My students love to perform.
I've offered a drama unit every single year that I have been in my current job. I don't think there has been any other enrichment unit that students have consistently insisted that I include in our rotation every year.
My students love variety.
So do I. That's one reason why I tend to not offer the same topics more than a few times! Drama, though, gives me the chance to change it up every year. Even though what we DO is the same, the products are completely unique.
My students love to create. I've learned to let go and let them.
The first few years of drama were fun, but gave me no surprises. I picked the scripts. All of them. I wanted to be sure we had plays that would be just perfect for our audience of first and second graders. Not that my choices were flawless. The first year, one of them was an excerpt from Little Women. Sweet, right? Yeah... the little kids had no idea what was going on. Thankfully, we also had some fun and silly ones to share.
Over the past three years, I have loosened my grip. Over the last few years, I gave the kids the chance to write their own scripts. For my 3rd and 4th graders, I did insist that they create adaptations of picture books. We had fun reading lots of great stories and figuring out how to evaluate which ones would make the best plays. With the same amount of time in our unit, giving the kids the chance to do their own writing meant that we had less time to actually rehearse. It was worth it.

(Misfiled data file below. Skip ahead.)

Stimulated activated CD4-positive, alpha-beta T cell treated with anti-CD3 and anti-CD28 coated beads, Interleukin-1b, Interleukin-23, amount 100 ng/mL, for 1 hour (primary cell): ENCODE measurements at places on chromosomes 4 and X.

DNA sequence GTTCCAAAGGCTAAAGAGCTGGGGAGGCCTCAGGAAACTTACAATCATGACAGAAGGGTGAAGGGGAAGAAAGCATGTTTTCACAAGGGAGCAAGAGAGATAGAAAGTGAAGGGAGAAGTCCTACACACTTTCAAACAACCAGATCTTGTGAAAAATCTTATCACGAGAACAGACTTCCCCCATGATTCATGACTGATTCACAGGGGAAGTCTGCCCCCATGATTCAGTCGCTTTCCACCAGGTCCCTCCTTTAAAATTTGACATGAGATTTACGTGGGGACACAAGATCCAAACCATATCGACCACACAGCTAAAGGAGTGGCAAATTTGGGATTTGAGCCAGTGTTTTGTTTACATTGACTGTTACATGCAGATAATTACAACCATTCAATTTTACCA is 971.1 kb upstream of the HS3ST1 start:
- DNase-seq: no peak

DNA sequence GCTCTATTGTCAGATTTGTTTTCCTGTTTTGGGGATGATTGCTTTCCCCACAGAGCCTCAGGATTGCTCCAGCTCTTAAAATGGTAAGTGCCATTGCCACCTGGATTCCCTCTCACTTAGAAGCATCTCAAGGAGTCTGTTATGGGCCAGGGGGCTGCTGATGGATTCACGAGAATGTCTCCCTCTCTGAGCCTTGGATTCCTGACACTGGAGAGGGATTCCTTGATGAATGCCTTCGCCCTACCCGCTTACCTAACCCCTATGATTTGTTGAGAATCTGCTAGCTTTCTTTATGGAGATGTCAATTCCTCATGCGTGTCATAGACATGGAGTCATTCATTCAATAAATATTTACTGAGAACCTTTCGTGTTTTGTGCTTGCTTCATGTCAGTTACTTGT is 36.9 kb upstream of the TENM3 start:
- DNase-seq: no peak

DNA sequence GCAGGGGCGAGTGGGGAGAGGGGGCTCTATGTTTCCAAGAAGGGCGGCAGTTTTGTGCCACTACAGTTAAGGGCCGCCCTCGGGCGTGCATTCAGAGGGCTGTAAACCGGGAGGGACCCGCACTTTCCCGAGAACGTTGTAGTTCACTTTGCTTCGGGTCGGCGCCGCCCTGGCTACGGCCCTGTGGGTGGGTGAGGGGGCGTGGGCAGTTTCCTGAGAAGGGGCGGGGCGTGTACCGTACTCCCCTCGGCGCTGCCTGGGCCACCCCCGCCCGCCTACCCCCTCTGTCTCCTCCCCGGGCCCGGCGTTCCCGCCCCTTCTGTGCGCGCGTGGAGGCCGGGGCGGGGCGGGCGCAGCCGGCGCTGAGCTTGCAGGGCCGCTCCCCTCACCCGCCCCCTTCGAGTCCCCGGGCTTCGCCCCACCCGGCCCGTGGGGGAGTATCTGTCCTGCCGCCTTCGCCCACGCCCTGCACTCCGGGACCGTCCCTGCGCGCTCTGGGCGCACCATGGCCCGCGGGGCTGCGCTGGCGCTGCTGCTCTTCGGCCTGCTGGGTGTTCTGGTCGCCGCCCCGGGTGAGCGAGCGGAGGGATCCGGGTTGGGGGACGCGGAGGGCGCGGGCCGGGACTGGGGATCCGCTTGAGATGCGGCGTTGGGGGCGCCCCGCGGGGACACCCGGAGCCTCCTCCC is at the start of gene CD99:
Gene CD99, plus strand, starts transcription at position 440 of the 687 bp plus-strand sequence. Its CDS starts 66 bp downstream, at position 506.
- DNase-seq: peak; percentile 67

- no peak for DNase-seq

This year's troupe was so much fun. Each group spent the past few weeks tweaking the little bits of "off script" additions to their speaking lines. Sometimes they jumped right over the nonsense line - but they were so gracious and responsive to my suggestions. They wanted to keep adding lines and props and bits and pieces right up until the "curtain" rose.
Today, my most recent group of thespians took the stage. They had silly costumes and numerous cardboard boxes for sets and props. It was marvelous! Some of the groups filled their performance with physical humor and sight gags. These, of course, made the primary grade kids roar with laughter. Others thrived on hysterical little aside lines that made us all chuckle in appreciation. I loved seeing each of my kids shine with their own brand of action and humor. For some of them, this was their first taste of the stage. For others, it was their final curtain call as my dragonlings. They all worked hard, communicated well with their teammates, showed initiative and flexibility, and took the kinds of risks that will serve them well as they move on from my care.
These kids, my friends? These kids are something special.
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